Thursday, October 13, 2016

Rural patients less likely to go to trauma centers, more likely to die in first 24 hours, says study

Triage sensitivity and specificity estimates for rural
patients (OHSU chart; click on it for a larger version)
Critical trauma patients from rural areas in the Pacific Northwest are far less likely than urban patients to be taken to a major trauma center. That's not surprising, but an apparent effect is more important: Rural trauma patients are more likely to die within the first 24 hours, says a study by Oregon Health & Science University published in JAMA Surgery.

Researchers found that 29.4 percent of rural patients needing critical care were initially transported to a trauma center, compared to 88.7 percent of urban patients. When accounting for transfers, 39.8 percent of rural patients were cared for in trauma centers, compared to 88.7 percent of urban patients. While overall mortality rates were similar, 89.6 percent of rural deaths occurred in the first 24 hours, compared to 64 percent of urban deaths.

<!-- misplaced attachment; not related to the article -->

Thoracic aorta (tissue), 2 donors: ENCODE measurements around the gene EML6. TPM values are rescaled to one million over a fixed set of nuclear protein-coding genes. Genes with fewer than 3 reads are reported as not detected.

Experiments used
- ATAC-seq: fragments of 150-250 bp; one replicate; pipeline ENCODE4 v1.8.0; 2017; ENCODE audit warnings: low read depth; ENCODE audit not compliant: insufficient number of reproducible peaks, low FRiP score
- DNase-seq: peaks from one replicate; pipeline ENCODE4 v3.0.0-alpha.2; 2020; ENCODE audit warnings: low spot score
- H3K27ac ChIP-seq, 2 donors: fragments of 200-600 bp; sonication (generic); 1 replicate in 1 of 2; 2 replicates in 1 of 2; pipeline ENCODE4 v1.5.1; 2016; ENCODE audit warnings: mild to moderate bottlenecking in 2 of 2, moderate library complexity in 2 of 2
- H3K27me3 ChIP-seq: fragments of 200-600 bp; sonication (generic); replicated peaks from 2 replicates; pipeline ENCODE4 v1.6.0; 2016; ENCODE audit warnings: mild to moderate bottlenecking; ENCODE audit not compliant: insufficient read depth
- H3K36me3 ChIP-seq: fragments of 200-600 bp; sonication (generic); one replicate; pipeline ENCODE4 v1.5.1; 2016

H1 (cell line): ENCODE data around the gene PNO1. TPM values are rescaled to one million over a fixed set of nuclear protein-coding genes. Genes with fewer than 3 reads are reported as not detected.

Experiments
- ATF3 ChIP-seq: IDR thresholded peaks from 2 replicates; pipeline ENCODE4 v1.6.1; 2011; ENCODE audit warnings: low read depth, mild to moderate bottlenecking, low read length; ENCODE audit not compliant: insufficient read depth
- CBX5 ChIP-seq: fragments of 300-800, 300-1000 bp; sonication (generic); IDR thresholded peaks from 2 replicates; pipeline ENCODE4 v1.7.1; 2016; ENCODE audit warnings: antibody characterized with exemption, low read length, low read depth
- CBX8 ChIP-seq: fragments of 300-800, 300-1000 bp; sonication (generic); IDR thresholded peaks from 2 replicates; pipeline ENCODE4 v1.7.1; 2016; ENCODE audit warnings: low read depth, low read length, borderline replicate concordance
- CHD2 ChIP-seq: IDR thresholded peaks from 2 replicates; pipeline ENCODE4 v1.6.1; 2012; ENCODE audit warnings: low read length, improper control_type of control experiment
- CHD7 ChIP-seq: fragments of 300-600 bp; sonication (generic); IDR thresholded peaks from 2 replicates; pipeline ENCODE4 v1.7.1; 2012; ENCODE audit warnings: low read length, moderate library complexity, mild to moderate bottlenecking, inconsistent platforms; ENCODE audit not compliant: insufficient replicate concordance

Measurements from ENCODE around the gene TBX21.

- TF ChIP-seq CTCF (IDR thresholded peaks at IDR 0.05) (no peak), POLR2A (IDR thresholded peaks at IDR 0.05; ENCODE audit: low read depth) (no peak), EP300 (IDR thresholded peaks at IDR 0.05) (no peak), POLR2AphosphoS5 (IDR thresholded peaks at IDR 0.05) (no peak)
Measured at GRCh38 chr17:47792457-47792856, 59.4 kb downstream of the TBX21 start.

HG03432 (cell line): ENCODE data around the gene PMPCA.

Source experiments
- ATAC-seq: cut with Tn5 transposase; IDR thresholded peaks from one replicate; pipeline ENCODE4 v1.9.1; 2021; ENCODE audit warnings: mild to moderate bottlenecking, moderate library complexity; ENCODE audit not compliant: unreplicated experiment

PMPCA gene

Not only do rural patients have longer distances to travel to a major trauma center, they may choose to be hospitalized closer to home, OHSU doctor Craig Newgard, the lead author of the study, Sue Vorenberg of the Portland Business Journal. Many high-risk rural patients “never make it to a major trauma center. And the explanation for that is kind of complicated. There’s no one easy thing to point to, Newgard said. “We may need a culture change by providers, recognizing that seriously injured patients in rural areas need to be transferred to a major trauma center more quickly.

The study looked at 2011 data from 67,047 people (1,971 of them rural) transported by EMS to 28 hospitals in Oregon and Washington. "Among the 53,487 patients transported by EMS, a stratified probability sample of 17,633 patients (1,438 rural and 16,195 urban) was created to track hospital outcomes (78.9 percent with in-hospital follow-up)."

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